US 4372699 A
A sheet paper feed apparatus for a typewriter having a frame supporting a platen for holding and providing at least longitudinal motion to a sheet of paper. A rectangular tray includes forward and rear paper supports for supporting a stack of paper thereon. Therebetween is a shinglar roll or wheel which supports the central portion of the paper stack is a slightly bowed configuration. The shinglar wheel is first driven in a rearward fashion to effect removal of the forward or leading edge of the bottom most sheet from the stack away from the forward support, and then the shinglar wheel rotation is reversed effecting feeding of the sheet of paper away from the bottom of the stack and below the forward paper support into paper feed rolls and ultimately onto the platen.
1. A sheet paper feed apparatus for a typewriter for feeding individual sheets of paper to the platen of the typewriter, said typewriter including platen drive means for feeding paper around the platen and into a position for typing thereon; said apparatus comprising:
a rectangular tray including a rear paper support portion and a spaced apart forward paper support portion for supporting thereon the opposite ends of a stack of paper;
a shingler wheel intermediate said support portions, and projecting above a plane lying through said support portions to engage the lowermost sheet of said stack of paper and to support the center of the stack of paper to form a concave bow therein so that only the opposite ends of said stack of paper are supported by said support portions; a motor drive means connected to said shingler wheel to effect reversable rotation thereto, said motor responsive to a first command for effecting rotation of said shingler wheel in a first direction to slide the lowermost sheet of paper of said stack of paper towards said rear support portion until said forward support portion no longer supports said lowermost sheet;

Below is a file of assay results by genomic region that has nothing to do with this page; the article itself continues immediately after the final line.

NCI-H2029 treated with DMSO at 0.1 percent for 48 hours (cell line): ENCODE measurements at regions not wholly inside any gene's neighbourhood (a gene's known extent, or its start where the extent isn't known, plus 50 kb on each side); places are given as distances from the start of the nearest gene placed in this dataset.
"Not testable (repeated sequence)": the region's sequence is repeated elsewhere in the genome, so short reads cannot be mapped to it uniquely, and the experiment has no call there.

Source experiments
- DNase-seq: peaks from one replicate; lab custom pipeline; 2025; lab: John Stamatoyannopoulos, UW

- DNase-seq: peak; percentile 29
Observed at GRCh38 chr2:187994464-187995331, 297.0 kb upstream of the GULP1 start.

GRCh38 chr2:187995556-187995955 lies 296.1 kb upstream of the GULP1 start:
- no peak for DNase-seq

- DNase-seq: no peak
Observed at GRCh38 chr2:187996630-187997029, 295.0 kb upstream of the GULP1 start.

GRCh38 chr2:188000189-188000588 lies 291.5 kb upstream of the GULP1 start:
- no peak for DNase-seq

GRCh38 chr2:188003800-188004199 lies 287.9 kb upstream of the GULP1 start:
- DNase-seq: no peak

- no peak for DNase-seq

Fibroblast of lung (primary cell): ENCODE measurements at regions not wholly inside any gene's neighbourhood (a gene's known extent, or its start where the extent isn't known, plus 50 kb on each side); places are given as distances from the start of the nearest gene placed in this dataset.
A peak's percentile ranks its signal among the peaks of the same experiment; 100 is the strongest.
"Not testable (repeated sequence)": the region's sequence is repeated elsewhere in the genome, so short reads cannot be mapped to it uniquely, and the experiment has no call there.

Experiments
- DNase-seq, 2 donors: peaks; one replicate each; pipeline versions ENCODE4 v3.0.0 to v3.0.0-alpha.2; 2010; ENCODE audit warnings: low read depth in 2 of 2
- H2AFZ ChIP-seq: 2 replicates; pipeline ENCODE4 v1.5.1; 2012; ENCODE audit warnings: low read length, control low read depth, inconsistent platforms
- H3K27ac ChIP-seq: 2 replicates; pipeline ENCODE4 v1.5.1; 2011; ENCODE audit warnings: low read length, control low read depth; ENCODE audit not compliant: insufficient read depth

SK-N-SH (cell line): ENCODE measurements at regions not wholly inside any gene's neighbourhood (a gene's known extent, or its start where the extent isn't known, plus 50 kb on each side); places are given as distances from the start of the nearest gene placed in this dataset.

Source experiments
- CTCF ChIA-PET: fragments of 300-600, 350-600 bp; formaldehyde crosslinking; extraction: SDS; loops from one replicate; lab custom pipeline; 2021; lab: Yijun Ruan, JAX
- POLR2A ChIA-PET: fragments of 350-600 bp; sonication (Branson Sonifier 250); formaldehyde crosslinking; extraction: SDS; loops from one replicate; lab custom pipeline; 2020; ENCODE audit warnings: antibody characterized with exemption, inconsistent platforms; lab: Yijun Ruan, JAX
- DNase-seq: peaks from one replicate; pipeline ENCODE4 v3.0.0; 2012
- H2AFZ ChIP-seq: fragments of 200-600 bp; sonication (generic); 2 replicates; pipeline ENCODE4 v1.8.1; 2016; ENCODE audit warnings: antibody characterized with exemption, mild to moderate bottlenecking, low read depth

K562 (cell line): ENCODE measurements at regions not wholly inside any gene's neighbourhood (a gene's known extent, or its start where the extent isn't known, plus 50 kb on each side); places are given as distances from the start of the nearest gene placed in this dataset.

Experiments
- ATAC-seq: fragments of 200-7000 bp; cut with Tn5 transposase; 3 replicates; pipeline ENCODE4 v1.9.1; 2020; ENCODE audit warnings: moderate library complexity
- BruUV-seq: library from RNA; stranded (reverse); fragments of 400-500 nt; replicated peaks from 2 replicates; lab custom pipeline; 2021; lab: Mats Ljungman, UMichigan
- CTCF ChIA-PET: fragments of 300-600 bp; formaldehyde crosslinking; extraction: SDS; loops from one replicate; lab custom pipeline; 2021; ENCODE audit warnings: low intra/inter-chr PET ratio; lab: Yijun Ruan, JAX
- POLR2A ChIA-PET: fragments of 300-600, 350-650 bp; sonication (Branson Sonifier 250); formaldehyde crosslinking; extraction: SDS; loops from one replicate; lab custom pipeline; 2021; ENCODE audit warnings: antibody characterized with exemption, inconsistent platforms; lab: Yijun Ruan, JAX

first sensing means mounted on the tray for sensing separation of said sheet of paper from said forward support portion;
paper sheet camming means beneath said forward support portion to aid in downward deflection of said lowermost sheet, and circuit means responsive to the sensing means sensing such separation for effecting motor drive means direction reversal and thus reversal of the direction of rotation of said shingler wheel to thereby urge said lowermost sheet in a second direction under said forward support portion toward said platen;
a first sheet drive roll adjacent said camming means for grasping said lowermost sheet and means for effecting rotation of said first sheet drive roll for directing said lowermost sheet of paper towards the platen of said typewriter, and a second sheet drive roll superimposed of said first sheet drive roll, and means for effecting rotation of said second sheet drive roll in synchronism with rotation of said first sheet drive roll and said platen to advance sheets of paper received from the platen of the typewriter to a position superimposed of said stack of paper.
2. A sheet paper feed apparatus in accordance with claim 1 including second sensor means adjacent said first sheet drive roll to indicate the presence of said lowermost sheet at said first sheet drive roll, and second circuit means responsive to an output from said second sensor to stop rotation of said motor drive means.